Photo: Flickr / 401(K) 2012

According to a new poll conducted by Zoocasa, a majority Canadians across the country support the adoption of a new foreign buyer tax at a national level. Such information comes at a time where more and more cities are starting to publicly ponder the adoption of a foreign buyer tax in an effort to prevent an uncontrollable rise in property prices. This has most notably occurred in Toronto, after Ontario’s Liberal Premier Kathleen Wynne announced the adoption of a foreign buyer tax that would be instituted within the Greater Golden Horseshoe region.

Interestingly, the polling company found that the idea of a national foreign buyer tax found the most support in the province of Quebec, where over 77 percent of the population signalled a support of such a measure. Yet, just over sixty percent of those surveyed agreed with the notion that foreign investment activity was responsible for inflating local property prices. The second highest support level was found in the province of British Columbia with 75 percent of respondents supporting the idea. 

Such results are not surprising, given current market trends. In recent years, the property market within British Columbia has experienced an explosion of foreign buyer activity in the region. This activity has so heavily inflated local property prices in places such as Vancouver to the point where the provincial government implemented a provincial foreign buyer tax of fifteen percent within the Metro Vancouver Area in an effort to cool the market and ensure that home prices remain affordable for local residents. Meanwhile, market activity is slowly but surely ramping up in Quebec, where places such as Montreal are starting to see increased level of sales from both foreign buyers as well as property speculators due to relatively low home prices compared to desirable cities such as Toronto and Vancouver.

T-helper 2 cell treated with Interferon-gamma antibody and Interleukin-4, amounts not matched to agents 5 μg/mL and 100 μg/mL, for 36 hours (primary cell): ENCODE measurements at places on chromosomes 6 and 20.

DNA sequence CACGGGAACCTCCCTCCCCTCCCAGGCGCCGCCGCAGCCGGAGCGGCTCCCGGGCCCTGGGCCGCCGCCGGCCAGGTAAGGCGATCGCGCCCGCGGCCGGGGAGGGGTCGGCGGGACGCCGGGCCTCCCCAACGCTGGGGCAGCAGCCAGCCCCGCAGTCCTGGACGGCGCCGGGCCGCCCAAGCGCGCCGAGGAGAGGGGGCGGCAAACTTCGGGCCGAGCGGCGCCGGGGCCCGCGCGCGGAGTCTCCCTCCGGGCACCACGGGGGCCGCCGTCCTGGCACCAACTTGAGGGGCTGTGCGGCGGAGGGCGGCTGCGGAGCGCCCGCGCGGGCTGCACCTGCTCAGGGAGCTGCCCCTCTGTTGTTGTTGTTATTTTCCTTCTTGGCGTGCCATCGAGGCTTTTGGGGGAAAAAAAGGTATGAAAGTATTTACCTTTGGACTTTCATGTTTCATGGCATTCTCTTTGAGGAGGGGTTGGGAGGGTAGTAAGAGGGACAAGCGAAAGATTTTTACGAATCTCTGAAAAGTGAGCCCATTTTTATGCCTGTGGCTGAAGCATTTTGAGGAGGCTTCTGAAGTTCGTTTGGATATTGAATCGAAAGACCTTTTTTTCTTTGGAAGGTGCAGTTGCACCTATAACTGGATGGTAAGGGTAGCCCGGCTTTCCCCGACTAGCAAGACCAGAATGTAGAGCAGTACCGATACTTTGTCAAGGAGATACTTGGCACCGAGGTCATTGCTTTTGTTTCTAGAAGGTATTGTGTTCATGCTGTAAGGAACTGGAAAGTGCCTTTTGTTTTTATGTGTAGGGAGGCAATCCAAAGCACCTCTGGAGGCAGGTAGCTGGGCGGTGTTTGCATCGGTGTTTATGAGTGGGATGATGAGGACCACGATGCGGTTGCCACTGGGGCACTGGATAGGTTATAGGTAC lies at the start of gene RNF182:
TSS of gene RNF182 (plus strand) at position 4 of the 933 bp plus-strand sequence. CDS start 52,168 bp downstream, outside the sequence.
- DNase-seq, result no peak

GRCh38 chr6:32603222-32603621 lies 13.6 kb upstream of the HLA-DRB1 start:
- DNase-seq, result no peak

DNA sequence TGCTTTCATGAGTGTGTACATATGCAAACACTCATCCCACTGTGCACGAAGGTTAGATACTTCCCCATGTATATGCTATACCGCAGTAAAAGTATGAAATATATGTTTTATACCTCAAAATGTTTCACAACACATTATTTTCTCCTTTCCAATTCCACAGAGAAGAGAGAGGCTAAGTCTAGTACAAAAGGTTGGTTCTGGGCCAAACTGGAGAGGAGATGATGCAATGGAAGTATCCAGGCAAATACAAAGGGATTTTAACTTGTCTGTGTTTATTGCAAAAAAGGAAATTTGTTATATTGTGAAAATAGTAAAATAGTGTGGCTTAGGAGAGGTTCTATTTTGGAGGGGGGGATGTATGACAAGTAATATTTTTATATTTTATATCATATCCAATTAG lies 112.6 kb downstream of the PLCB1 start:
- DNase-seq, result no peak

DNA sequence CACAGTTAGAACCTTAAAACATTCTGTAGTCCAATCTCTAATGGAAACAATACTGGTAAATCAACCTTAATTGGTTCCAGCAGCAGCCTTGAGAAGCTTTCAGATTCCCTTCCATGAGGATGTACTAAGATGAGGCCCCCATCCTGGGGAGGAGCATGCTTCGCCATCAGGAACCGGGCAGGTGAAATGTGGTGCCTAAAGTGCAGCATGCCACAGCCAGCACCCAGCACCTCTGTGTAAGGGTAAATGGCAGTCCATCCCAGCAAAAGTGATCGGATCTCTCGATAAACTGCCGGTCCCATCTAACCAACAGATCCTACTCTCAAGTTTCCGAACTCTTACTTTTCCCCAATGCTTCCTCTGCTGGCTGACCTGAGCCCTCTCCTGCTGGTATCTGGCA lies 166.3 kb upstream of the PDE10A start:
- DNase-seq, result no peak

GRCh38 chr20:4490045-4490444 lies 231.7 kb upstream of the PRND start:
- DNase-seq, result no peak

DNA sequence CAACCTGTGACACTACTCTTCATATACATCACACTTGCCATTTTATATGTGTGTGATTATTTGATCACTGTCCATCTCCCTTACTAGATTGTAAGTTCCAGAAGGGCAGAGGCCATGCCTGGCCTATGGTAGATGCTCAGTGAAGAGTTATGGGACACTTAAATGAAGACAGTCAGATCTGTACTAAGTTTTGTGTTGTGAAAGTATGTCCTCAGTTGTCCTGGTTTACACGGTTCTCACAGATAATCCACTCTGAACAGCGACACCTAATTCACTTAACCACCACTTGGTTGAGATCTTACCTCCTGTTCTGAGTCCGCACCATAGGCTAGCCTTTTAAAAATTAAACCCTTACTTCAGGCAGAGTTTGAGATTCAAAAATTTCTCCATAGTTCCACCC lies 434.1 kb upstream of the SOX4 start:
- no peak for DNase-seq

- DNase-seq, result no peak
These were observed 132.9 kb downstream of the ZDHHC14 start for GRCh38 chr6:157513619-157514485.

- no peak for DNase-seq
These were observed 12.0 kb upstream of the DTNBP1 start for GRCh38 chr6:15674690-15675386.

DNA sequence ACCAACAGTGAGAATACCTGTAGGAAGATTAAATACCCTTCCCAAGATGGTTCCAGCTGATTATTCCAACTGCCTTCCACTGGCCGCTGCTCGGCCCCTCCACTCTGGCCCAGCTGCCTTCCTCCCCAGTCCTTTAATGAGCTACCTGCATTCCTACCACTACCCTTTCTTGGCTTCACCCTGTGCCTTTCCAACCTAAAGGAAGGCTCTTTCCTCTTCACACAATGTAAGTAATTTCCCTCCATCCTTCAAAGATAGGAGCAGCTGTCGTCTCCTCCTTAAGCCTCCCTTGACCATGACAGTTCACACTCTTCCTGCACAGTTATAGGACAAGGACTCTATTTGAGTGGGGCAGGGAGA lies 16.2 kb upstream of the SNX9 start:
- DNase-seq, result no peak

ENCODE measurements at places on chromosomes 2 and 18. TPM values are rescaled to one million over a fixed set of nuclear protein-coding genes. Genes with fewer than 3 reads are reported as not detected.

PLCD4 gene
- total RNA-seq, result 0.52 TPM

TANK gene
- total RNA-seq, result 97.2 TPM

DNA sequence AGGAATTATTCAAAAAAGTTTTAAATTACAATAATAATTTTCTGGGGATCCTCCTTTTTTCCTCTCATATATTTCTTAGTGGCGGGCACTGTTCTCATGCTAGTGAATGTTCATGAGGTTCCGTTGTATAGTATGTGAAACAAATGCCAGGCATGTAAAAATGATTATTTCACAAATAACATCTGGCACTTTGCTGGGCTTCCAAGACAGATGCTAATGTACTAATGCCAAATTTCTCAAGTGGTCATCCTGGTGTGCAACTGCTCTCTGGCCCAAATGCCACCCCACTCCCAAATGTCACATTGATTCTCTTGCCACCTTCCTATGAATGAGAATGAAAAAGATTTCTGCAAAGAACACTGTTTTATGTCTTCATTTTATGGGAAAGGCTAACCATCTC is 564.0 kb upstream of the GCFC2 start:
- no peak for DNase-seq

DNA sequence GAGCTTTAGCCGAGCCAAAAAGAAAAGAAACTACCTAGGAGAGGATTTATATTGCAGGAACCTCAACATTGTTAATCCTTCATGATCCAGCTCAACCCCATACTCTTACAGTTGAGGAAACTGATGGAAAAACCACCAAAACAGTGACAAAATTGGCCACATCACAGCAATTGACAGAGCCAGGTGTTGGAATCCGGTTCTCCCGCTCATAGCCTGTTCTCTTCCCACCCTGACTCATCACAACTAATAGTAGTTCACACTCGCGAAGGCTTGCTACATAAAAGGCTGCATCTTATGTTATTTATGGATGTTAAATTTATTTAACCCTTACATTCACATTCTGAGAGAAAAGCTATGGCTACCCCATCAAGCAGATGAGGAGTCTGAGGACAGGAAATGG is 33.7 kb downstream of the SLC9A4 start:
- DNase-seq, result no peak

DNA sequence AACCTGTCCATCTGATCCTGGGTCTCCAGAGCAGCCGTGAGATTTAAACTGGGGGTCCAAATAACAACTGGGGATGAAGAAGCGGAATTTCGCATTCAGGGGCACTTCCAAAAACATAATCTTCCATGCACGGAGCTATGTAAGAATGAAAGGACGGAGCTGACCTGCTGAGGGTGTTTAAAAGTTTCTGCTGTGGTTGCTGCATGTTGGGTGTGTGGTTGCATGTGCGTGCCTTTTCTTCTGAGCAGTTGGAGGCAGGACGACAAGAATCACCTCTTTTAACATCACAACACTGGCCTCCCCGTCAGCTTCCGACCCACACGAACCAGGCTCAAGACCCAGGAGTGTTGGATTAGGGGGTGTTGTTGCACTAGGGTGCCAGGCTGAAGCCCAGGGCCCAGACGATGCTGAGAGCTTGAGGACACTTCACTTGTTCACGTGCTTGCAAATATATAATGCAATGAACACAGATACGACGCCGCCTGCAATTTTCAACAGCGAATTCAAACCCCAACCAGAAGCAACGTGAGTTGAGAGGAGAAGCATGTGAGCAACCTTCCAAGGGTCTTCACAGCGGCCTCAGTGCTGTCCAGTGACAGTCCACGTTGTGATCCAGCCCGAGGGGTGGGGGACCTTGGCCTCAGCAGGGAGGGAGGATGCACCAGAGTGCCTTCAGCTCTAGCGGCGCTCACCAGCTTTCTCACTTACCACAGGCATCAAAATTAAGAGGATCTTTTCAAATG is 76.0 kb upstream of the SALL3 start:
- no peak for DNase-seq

Yet, despite the general acceptance by Canadians when it comes to a foreign buyer tax, the polling company also found that many Canadians are ill equipped from a financial perspective when it comes to being able to save enough money to pay towards a down payment on a home. According to the company, less than half of respondents claimed that they managed to save only $5,000 (out of an national average of over $27,000 needed for a five percent down payment), with less than twenty percent claiming that they have saved between $20,000 and $40,000 for a down payment. In such circumstances, it is unclear whether a foreign buyer tax would be enough to prevent excessive home price inflation. 

Published Date: Jun 07 2017